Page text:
Muonionalusta is located in northern Sweden above the Arctic Circle near the Muonio River, for which the meteorite was named. While meteorite hunters have unearthed numerous masses in recent years, it was back in 1906 that children discovered the first Muonionalusta meteorite while engaging in a favorite childhood pastime: kicking rocks. While tending to his herd of cattle, a child unexpectedly struck a heavy object that was later verified to be an iron meteorite.

Muonionalusta meteorites formed deep in the iron core of an asteroid that resided between Mars and Jupiter. An enormous impact event later shattered this asteroid and what was to become the Muonionalusta mass was ejected into interplanetary space. Possessing what is among the highest terrestrial ages of any meteorite, Muonionalusta fell to Earth about one million years ago. Despite its age, many specimens exhibit only minor interior weathering due both to the stability of the material as well as to being kept in the freezer of the Arctic. Muonionalusta specimens are believed to be glacial erratics (material transported by a glacier), and their exposure to churning rocks and ice for tens of thousands of years could account for the smooth surface and prosaic shapes of most specimens. As a result of being in one of Earth's largest rock tumblers, Muonionalusta meteorites were most often rendered unsuitable for exhibit as sculptural forms, and instead have been dissected to reveal their internal splendor in slices, spheres, watch faces and other jewelry.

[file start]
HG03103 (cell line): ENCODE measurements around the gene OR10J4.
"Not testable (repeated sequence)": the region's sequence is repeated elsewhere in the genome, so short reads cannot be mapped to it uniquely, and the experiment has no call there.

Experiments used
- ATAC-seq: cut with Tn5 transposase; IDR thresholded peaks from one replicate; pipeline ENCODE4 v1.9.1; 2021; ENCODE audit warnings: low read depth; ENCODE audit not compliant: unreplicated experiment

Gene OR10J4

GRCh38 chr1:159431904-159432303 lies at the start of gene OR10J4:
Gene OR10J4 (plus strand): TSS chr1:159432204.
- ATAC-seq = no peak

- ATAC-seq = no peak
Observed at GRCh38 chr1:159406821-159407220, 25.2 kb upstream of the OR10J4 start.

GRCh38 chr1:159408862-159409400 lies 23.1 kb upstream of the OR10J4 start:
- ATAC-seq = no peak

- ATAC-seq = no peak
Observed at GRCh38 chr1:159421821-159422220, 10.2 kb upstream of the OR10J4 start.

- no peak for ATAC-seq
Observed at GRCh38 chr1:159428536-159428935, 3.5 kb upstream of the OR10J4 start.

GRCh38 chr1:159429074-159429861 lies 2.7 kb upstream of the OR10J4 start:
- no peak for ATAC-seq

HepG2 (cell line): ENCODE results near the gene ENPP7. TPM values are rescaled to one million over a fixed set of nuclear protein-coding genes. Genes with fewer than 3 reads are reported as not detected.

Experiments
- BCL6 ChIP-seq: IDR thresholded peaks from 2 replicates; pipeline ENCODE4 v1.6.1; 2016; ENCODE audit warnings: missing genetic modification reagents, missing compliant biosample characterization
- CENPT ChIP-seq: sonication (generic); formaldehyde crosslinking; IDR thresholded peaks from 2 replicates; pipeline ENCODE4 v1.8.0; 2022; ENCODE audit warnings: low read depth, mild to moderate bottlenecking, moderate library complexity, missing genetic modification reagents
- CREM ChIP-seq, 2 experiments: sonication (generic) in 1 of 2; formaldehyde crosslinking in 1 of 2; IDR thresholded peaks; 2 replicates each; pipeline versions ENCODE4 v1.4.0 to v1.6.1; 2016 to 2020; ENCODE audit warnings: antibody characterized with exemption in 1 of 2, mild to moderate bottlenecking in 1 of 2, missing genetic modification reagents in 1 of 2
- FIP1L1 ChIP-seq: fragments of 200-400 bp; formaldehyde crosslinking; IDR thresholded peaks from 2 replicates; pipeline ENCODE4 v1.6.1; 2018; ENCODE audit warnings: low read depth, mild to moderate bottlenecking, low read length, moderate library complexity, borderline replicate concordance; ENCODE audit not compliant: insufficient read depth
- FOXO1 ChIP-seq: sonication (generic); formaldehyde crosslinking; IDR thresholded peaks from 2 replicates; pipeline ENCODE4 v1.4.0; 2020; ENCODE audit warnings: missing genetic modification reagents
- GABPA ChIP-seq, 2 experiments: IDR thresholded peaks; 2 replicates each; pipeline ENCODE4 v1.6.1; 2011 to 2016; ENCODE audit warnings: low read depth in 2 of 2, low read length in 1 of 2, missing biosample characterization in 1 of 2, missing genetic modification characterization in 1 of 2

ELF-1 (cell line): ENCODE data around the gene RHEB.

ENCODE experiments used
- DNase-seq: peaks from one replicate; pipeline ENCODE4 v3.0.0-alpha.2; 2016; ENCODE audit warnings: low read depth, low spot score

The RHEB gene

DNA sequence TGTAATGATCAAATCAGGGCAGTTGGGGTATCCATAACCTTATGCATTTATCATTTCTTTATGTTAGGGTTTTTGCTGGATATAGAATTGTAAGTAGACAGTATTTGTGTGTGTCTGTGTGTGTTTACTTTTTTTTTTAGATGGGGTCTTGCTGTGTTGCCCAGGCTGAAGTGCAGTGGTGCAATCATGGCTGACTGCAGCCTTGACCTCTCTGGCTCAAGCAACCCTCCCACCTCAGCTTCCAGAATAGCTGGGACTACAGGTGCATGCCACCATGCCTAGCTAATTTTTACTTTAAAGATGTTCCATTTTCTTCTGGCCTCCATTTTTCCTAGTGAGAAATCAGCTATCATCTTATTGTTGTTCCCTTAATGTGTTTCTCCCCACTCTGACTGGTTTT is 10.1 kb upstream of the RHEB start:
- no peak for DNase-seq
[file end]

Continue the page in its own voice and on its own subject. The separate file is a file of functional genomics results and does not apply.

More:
As the crystalline intergrowth seen does not appear in terrestrial iron ores, its presence is diagnostic for iron meteorites, and pattern variations are frequently indicative of different meteorites. This latticework, referred to as a Widmanstätten pattern,is a product of the solid-state intergrowth of two different iron-nickel minerals: kamacite (the low-nickel variety) and taenite (the high-nickel variety).

When fashioned into a sphere, Muonionalusta meteorites are able to reveal in three dimensions its prominent crystalline fingerprint in a captivating perspective not available when viewing a flat surface in this mesmerizing and select crystal ball from outer space. Modern fashioning.

Christie's would like to thank Dr. Alan E. Rubin at the Department of Earth, Planetary, and Space Sciences, University of California, Los Angeles for his assistance in preparing this catalogue.

103mm (4 in.) diameter and 4.677 kg (10.3 lbs)
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